A new report maps the effect of the cryptocurrency boom last year on the total crypto holdings tied to criminal activities. The report highlights that the crypto assets of cybercriminals rose to $11 billion by the end of 2021, as opposed to just $3 billion at the end of the previous year. The meteoric rise is accredited to both higher illicit income from cybercrime as well as the rise in the value of cryptocurrencies over the period.
The data has been shared in a report by Chainalysis, a US-based blockchain data company. First spotted by The Verge, the report shows that the most profitable crime was theft. Out of the total assets mapped to illicit activities, $9.8 billion were made up of crypto coins stolen from digital wallets.
The amount accounted for 93 per cent of the total criminal activity-related funds. Darknet market funds at $448 million formed the next biggest percentage, followed by scams at $192 million. Fraud shops accounted for $66 million of the total amount, while the illicit amount from ransomware stood at $30 million.
In a blog revealing the findings, Chainalysis also mentions that a total of 4,068 criminal whales hold over $25 billion in cryptocurrency, garnered from a multitude of unlawful sources. It seems odd, as the number does not match up with the total crypto assets of criminals in 2021 as mentioned above.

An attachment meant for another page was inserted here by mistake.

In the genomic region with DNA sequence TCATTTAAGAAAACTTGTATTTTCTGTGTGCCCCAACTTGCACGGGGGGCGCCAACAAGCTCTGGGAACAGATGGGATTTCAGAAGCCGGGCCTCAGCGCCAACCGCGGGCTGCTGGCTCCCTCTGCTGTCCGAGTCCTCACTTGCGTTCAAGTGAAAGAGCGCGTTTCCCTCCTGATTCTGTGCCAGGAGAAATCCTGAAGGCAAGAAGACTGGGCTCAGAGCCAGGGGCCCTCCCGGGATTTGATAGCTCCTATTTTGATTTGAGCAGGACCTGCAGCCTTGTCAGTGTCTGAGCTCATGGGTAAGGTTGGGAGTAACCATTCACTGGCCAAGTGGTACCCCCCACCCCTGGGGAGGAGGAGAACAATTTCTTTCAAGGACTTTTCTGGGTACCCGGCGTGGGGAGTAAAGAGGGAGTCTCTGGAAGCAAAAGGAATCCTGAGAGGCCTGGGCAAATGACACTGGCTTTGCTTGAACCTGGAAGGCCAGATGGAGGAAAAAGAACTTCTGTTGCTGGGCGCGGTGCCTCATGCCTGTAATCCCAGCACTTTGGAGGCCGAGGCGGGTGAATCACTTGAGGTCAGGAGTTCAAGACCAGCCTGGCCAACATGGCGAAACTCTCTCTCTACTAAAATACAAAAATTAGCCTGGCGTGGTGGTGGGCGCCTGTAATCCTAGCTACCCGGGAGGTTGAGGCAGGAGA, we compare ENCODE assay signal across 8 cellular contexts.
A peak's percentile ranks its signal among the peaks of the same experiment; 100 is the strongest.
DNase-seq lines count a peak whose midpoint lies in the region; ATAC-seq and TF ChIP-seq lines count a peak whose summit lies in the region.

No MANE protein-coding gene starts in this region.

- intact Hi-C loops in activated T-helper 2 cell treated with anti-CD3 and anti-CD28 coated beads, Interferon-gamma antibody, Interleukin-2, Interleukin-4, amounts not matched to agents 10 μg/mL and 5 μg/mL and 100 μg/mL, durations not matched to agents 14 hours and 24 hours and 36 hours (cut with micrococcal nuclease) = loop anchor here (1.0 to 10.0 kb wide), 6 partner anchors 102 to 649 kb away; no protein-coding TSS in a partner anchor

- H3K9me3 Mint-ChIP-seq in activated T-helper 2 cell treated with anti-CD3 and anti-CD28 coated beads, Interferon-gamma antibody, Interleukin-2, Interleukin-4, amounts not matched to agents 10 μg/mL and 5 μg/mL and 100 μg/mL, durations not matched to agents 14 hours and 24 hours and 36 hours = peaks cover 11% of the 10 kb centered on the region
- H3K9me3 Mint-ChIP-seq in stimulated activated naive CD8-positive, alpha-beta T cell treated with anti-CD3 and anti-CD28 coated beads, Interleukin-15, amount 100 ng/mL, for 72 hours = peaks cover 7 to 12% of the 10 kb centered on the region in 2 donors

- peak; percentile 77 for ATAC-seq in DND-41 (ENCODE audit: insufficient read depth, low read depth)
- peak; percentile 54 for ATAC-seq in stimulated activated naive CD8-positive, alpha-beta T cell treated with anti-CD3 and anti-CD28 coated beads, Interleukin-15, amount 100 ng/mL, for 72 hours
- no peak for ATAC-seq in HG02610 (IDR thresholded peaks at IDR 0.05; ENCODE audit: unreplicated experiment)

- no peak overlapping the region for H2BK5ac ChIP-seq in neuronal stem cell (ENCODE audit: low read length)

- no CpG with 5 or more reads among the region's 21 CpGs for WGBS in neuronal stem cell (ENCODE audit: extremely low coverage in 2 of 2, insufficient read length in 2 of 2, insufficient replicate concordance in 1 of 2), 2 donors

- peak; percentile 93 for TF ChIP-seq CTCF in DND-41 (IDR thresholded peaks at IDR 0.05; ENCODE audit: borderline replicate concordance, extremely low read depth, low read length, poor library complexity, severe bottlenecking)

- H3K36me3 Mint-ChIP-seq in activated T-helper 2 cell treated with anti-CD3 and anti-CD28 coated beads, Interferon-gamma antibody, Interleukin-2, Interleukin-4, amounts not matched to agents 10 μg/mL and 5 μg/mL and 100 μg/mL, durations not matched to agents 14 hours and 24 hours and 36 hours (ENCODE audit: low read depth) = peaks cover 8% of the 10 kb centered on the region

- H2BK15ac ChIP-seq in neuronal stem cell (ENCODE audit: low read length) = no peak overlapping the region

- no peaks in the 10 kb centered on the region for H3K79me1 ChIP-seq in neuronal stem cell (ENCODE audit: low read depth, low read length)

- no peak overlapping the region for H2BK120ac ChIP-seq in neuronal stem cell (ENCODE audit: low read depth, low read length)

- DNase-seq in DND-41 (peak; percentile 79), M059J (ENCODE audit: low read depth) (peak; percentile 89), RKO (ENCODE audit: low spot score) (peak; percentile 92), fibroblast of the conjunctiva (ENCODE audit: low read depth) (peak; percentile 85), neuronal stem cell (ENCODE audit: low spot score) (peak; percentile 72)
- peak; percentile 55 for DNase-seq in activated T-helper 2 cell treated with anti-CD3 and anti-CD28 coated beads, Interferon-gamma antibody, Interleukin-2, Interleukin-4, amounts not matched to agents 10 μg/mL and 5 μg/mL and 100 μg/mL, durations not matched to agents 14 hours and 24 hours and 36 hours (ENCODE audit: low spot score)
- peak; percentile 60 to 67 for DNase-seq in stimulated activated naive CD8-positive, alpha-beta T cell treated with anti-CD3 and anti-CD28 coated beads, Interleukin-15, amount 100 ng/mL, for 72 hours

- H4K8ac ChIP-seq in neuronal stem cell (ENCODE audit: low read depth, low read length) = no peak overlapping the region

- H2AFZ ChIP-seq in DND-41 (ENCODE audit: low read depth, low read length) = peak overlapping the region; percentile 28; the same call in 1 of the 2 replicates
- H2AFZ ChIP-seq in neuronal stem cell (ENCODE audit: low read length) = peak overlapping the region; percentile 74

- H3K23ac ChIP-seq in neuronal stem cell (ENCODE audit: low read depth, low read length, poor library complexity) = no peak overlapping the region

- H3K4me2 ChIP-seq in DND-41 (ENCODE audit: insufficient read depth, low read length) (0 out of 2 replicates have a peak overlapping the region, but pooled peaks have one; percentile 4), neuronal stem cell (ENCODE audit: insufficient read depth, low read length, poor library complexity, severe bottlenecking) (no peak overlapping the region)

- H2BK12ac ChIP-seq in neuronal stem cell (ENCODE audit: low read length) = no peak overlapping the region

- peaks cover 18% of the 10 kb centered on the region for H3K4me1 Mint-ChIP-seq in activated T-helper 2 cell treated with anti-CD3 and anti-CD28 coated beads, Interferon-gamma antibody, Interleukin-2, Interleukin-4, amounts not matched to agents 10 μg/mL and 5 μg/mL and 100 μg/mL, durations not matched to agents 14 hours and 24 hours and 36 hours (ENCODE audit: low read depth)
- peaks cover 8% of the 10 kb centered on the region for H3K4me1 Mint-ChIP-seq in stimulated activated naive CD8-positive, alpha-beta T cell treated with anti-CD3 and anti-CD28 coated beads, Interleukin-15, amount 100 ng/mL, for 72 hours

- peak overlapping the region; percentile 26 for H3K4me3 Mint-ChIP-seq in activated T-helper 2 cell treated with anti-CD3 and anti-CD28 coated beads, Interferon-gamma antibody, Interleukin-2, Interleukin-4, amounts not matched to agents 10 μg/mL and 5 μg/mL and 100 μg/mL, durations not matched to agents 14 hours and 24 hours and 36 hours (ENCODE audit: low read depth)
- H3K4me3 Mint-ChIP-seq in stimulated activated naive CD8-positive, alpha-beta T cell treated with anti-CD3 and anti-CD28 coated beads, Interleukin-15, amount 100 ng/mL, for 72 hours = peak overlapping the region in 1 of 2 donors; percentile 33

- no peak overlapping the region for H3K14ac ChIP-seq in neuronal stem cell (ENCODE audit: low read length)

That is until you have a look at how Chainalysis defines criminal whale accounts. A cryptocurrency whale is a private account that holds more than $1 million in crypto assets. Chainalysis then classifies a criminal whale if a whale account receives more than 10 per cent of its funds from illicit addresses. Hence, the $25 million worth of crypto assets of criminal whales is not balanced with the overall criminal balance in 2021, i.e. $11 billion.
The report highlighted another important trend. It found out that criminals having their ill-gotten funds stored as crypto assets attempted to liquidate them faster as compared to the previous year. "Average holding times are at least 75% shorter than the all-time figures in all categories," the report mentions. Ransomware operators, for instance, held on to their funds for just 65 days on average before liquidating.
The report mentions that the decrease in holding time may be a result of the mounting pressure from global law enforcement agencies. Several examples of the same came to light recently. The US Department of Justice, for instance, recently recovered over $3.6 billion in cryptocurrency linked to the Bitfinex heist in 2016. Earlier this week, the UK tax department seized three NFTs as part of its investigation into an alleged VAT fraud scheme worth £1.4m.
It is thus clear that the world of cryptocurrencies is not a safe haven for cybercriminals anymore. Compared to other asset options, however, they still seem to increasingly prefer it. It remains to be seen if law enforcement agencies will be able to catch up with their growth.
Copyright©2023 Living Media India Limited. For reprint rights: Syndications Today